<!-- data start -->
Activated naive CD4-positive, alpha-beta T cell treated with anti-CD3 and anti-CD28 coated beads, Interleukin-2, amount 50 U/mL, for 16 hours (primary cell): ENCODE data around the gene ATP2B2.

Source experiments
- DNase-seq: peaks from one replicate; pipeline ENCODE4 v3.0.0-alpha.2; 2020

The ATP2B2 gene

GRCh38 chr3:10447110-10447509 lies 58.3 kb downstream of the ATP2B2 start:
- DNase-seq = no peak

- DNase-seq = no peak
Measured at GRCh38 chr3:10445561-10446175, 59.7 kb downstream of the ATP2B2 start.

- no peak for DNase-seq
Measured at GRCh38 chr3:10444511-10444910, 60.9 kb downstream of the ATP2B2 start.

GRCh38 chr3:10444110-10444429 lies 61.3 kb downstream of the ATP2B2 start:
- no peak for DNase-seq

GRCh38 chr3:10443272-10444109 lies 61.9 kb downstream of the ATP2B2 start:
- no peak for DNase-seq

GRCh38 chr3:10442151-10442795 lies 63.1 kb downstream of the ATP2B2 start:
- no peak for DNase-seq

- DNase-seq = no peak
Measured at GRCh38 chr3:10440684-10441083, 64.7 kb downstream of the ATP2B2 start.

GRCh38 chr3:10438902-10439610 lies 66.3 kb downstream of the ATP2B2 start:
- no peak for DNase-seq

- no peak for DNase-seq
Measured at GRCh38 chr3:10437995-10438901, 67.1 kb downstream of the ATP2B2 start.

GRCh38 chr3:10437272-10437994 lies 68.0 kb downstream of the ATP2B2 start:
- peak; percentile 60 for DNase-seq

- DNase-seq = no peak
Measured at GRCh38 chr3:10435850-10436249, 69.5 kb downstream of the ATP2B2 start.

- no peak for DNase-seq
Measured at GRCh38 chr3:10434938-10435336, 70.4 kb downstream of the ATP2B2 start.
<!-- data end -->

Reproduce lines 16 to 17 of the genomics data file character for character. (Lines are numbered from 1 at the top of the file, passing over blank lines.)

- no peak for DNase-seq

- DNase-seq = no peak